When I was planning my wedding, cost was a big factor. While I wanted to enjoy the day and have it represent my partner and me, I didn't want to do it at a premium cost. So I SCOURED the internet to find ways to slash my budget.
The problem was that some of these “20 Ideas to Cut Your Budget” just weren't feasible. Part of my problem was that, to many, a “budget wedding” is a $20,000 wedding, and I was hoping for more of a $5,000 wedding. Another problem was that the “easiest” way to cut my budget was to invite fewer people, but the guest list already had NO wiggle room. Yet another frustration was that I had already budgeted for wedding cost-cutters like using vinyl tablecloths, serving beverages in cans and bottles, asking a cousin to take my photos, non-floral centrepieces, choosing one venue, wearing a non-wedding dress, barbecue catering, using a wedding cake alternative, and opting to be my own wedding day coordinator. To many, I already had the “budget wedding.”
While these things certainly saved money, they caused me a LOT of stress. I worried way too much about the table cloths looking cheap, whether or not Grandma would be pissed about having to drink out of a can, if the photos would turn out nice, and whether I had forgotten any details.
Here is where I think the biggest difficulties in planning a budget wedding lie: that it's really hard to find affirmation in choosing the “cheaper” way.
So here are my tips for planning a guilt-free “budget” wedding…
1. If you don't want something, then don't do it — and don't feel bad about it
That being said, there were moments during planning in which I felt very insecure about my decisions to not have certain things. Over time I realized that things weren't really all that important for me to have, and I saved a lot of money by sticking to my guns and simply doing without. Side note: Nobody mentioned the absence of ANY of the things I cut from the budget, so I really don't think they were greatly missed.
2. Focus on the big picture and forget about the details
This includes shifting conversations with family and friends to focus on the big rather than the little. Pinterest, Facebook, Twitter, and the internet have opened up the world to a level of extravagance that many of us lay people would not have been privy to in years past. They made me personally feel like my wedding wouldn't be complete without a five-tier chandelier made out of tiny paper cranes, a chocolate fountain, or personalized napkins. They also made my friends and family excited to try and persuade me to have a surprise dance number, a hanging lantern ceiling, and a sparkler send-off.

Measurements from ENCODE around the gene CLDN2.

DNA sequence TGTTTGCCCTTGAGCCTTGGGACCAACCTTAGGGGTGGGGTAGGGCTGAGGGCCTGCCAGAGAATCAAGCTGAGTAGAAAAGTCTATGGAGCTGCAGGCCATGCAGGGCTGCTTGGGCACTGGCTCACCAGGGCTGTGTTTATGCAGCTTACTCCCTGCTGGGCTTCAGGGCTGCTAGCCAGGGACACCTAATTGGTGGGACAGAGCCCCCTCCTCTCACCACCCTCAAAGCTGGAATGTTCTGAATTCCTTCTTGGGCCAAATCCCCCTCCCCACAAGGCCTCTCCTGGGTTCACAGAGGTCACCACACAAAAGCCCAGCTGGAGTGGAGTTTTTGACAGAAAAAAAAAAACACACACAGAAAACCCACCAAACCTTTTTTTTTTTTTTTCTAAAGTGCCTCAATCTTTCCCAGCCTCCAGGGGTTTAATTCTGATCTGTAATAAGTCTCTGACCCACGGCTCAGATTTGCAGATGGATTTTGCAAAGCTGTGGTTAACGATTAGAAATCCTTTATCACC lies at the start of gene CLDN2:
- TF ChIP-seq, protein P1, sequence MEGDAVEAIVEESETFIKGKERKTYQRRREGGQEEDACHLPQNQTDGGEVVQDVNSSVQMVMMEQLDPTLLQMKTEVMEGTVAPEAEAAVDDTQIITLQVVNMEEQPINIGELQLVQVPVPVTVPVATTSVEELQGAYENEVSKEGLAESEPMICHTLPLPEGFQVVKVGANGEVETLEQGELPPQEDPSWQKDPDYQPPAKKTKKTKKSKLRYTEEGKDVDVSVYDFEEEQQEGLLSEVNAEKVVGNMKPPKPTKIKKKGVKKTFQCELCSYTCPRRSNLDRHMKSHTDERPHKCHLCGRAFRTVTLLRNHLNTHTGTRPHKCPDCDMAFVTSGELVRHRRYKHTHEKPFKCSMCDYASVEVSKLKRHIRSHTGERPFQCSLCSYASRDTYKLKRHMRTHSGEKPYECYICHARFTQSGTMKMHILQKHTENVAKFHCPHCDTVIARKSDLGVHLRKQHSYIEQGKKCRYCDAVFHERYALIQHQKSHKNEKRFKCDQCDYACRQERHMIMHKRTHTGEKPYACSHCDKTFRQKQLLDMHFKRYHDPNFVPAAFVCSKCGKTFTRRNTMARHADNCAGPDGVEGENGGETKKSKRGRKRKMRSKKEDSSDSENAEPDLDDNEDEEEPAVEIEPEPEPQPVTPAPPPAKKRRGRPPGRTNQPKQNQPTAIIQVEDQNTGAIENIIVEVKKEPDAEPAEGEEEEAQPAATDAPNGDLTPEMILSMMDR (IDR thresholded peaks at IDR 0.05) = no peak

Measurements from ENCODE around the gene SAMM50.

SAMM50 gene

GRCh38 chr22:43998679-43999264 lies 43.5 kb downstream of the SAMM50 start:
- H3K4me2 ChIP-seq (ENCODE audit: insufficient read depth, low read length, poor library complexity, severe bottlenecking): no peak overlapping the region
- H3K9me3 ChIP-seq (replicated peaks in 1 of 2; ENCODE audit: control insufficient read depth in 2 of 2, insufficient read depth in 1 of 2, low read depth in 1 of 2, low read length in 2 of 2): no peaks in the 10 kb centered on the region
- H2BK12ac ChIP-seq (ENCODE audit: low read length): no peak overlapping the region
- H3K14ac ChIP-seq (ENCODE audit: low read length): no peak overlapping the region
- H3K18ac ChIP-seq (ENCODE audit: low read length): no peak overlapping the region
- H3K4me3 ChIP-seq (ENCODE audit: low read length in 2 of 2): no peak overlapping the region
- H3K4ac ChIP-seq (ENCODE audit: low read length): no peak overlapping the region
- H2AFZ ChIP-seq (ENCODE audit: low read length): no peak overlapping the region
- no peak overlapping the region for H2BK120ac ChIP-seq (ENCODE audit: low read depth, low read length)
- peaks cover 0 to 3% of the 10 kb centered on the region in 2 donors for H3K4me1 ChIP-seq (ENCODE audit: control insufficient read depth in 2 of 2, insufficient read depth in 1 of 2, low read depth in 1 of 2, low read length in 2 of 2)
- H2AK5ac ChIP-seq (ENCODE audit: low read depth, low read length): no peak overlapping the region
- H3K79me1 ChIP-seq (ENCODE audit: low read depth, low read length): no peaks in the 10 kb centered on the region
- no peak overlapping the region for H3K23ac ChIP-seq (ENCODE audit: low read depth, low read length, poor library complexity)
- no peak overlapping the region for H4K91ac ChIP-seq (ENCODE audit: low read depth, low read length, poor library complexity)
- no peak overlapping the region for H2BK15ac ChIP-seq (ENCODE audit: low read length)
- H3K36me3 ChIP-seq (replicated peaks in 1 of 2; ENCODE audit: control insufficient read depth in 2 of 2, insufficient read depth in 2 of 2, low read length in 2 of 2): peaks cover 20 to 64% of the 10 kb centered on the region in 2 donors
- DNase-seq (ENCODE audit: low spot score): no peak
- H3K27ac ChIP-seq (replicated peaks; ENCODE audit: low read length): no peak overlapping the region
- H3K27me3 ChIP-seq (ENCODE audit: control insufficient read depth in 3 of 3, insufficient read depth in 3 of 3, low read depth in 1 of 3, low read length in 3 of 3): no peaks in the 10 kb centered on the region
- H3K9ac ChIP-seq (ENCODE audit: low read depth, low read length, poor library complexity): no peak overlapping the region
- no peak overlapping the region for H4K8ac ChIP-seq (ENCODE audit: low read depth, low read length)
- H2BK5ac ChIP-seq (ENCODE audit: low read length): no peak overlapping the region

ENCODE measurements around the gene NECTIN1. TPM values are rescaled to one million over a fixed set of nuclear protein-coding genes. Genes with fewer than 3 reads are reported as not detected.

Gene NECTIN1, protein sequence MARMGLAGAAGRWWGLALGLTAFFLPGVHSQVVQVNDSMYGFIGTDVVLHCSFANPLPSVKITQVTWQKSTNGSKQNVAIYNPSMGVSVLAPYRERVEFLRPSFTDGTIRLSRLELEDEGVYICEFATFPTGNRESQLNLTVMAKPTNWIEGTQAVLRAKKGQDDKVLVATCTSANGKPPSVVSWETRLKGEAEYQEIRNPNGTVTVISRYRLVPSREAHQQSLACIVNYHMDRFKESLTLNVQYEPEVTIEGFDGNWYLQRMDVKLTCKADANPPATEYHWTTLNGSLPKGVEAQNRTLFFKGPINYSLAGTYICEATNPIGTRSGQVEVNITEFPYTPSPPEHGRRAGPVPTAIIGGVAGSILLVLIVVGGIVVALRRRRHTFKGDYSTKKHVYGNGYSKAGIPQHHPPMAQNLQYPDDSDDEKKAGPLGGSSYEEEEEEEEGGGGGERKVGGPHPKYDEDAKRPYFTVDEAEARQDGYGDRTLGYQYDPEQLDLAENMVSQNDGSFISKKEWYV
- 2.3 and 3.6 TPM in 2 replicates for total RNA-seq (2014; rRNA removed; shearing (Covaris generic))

Now, I have NOTHING against any of these things, and it is very possible that one or all of these items fits into your big picture in a big way. But what I found was that it was really easy to get distracted from bigger projects, and focus instead on details that would simply be icing on the cake. Also, these little detail projects suck up a LOT of money. Had I done that paper crane chandelier I would have been out several hundred dollars and HOURS of time!
3. If you ask someone to do something, trust that they will do it well — don't project your insecurities onto their abilities
After delegating certain tasks to family and friends I was tempted to just do the job on my own anyways. I'd think, “I know that Lilian is bringing and setting up the appetizers during cocktail hour, but maybe I'll buy other appetizers and platters and plates and napkins JUST to make sure.” Those kind of thoughts were both unnecessary and untrusting of my friend. If you ask someone to do something, trust that they'll do it right and don't double-buy things they said they'd take care of.
4. Trust your instincts
It's your party, do what you want to, even if it means taking care of the details yourself. At most events I attend I am a coordinator. It's part of my job and a part of my personality. I KNEW that I would clash with a coordinator if I had hired one. So I coordinated my own wedding and I have no regrets that I did it. I saved a lot of money by trusting my instincts, and knowing what I was capable of.
I think throwing a budget wedding really comes down to deciding what is important to you, focusing on those things, and being confident in your decisions.
How are you saving money on your wedding? And what does “budget wedding” even mean these days?